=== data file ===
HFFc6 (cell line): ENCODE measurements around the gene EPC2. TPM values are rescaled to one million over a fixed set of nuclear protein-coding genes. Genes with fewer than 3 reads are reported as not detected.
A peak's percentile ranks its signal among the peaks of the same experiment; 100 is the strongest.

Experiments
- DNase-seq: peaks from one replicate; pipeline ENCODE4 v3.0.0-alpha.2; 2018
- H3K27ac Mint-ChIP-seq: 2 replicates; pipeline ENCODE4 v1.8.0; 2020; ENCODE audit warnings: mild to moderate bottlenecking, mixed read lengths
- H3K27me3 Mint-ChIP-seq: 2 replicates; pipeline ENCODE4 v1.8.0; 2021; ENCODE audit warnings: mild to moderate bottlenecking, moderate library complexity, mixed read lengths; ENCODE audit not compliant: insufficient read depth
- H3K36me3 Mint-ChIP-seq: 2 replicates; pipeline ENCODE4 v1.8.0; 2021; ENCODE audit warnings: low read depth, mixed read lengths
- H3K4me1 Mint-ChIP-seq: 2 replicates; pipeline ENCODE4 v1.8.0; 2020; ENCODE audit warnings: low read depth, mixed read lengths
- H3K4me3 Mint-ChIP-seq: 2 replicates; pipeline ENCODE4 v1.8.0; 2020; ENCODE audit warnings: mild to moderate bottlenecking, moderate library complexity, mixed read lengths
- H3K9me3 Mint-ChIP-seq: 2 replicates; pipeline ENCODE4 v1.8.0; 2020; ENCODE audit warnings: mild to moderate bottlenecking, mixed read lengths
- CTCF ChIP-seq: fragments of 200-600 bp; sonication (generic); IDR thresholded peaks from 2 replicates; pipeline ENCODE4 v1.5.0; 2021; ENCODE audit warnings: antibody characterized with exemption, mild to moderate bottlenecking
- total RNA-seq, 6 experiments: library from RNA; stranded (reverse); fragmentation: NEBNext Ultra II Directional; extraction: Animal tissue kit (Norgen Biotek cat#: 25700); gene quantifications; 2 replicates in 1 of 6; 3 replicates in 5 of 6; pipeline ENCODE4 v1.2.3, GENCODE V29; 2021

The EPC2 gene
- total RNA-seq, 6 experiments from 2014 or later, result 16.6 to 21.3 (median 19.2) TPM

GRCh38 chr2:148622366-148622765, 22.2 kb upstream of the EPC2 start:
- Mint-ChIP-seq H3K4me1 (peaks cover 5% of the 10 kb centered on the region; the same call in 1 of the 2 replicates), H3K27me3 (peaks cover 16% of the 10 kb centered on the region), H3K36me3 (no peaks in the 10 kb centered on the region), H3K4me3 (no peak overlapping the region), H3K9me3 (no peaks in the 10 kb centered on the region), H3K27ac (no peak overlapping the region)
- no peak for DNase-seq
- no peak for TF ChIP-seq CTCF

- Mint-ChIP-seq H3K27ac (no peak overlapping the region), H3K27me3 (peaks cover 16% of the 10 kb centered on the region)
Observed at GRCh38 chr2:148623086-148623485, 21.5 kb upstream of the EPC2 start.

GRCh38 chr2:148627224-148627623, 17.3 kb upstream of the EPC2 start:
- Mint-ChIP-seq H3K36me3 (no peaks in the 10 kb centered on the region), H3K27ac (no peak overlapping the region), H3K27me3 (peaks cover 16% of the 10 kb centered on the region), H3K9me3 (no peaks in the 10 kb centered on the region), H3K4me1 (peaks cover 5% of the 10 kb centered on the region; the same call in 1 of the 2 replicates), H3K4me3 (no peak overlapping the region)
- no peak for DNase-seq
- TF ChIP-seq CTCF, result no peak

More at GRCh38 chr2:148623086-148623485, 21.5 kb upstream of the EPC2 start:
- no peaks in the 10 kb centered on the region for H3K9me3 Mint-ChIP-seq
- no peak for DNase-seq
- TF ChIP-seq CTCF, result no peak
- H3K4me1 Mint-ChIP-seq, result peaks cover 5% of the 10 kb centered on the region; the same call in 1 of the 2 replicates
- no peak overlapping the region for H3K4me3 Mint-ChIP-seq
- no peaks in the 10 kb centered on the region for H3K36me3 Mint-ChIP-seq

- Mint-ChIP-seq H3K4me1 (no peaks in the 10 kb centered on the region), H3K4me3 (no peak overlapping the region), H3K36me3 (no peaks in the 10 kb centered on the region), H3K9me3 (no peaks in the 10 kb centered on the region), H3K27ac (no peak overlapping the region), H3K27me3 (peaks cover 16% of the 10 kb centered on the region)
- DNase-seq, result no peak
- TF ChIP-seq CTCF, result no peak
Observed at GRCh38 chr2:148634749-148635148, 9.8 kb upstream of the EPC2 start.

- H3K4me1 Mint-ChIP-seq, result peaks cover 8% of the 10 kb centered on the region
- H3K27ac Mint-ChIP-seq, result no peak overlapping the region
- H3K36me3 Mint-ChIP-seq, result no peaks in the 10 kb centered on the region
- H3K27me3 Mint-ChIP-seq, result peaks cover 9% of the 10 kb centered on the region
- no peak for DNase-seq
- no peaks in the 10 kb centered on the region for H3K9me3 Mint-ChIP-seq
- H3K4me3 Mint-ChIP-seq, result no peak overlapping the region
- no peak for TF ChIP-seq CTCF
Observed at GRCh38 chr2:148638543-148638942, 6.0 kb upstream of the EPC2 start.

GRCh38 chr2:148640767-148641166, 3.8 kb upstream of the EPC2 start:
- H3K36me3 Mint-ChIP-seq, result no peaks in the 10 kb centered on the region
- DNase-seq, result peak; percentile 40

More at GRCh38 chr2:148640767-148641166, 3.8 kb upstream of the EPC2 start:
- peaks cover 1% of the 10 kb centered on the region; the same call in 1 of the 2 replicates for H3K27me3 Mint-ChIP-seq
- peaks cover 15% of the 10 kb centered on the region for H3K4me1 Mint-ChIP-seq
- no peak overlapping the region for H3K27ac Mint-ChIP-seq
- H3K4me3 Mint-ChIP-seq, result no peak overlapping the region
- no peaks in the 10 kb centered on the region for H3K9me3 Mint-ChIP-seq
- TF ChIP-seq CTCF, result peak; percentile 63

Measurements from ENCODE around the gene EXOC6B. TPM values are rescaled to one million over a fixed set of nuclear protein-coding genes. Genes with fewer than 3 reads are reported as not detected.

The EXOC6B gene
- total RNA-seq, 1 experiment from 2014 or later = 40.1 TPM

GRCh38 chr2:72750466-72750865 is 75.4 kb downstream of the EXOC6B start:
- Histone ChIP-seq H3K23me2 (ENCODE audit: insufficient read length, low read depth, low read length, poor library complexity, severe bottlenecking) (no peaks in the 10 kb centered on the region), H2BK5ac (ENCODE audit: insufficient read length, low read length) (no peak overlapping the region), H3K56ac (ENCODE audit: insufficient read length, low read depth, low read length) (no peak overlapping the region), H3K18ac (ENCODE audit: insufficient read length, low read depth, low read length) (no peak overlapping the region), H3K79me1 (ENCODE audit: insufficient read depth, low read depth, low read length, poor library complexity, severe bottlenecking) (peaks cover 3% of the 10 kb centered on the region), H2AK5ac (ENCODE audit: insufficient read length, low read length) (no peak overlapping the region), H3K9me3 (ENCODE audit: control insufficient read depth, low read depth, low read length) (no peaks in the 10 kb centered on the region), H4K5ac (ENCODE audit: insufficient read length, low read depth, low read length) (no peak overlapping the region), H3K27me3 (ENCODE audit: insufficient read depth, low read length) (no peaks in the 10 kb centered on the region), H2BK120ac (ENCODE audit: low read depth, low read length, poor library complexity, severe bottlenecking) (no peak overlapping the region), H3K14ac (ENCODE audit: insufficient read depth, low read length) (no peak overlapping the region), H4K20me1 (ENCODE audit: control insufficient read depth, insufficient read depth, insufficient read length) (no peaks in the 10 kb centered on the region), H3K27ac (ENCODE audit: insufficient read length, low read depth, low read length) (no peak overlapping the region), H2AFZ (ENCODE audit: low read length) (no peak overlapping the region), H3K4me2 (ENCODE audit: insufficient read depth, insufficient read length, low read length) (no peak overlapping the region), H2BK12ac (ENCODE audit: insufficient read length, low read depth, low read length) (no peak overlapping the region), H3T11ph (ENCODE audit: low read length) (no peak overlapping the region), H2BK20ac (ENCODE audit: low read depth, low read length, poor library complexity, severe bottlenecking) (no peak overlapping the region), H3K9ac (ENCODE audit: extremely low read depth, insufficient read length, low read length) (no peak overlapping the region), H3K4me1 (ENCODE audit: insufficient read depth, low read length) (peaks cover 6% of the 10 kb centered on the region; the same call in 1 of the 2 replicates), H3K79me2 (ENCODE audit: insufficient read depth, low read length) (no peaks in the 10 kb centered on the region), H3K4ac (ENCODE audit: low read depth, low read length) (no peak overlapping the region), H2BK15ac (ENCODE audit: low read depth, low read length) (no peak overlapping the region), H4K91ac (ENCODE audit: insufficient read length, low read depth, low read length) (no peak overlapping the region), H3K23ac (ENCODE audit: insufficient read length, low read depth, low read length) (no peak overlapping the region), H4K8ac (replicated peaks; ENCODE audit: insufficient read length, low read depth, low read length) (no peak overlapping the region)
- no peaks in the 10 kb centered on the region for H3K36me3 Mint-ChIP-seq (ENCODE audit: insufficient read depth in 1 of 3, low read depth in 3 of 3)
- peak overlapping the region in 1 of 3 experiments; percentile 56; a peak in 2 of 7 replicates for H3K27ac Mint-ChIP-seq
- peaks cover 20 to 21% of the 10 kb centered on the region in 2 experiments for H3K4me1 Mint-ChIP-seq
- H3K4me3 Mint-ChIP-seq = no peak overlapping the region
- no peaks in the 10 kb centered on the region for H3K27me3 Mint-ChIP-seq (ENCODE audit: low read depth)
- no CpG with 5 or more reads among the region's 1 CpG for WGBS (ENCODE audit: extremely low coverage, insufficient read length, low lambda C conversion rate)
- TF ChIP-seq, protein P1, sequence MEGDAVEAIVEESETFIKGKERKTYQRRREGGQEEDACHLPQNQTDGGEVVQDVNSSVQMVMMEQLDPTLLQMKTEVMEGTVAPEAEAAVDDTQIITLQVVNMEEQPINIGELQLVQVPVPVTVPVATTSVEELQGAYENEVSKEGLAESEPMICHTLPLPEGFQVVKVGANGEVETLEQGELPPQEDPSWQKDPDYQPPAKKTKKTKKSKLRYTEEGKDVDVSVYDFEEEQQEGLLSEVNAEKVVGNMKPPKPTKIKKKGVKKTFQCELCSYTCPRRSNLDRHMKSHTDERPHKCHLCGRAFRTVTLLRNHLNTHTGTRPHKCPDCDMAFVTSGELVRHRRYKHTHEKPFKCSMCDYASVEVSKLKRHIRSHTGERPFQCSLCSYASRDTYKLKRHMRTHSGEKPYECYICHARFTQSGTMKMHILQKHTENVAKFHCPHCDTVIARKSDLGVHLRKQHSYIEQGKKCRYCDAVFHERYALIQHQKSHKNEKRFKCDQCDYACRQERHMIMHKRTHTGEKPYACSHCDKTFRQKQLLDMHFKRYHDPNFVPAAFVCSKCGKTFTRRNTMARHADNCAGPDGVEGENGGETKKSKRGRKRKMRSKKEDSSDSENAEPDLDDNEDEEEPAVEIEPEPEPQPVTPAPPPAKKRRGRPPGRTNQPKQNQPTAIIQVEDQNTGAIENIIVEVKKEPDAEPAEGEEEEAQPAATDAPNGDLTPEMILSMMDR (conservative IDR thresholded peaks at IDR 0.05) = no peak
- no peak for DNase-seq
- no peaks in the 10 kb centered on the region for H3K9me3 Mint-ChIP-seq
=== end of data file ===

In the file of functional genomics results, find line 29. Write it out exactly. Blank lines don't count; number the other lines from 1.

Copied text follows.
- H3K4me1 Mint-ChIP-seq, result peaks cover 5% of the 10 kb centered on the region; the same call in 1 of the 2 replicates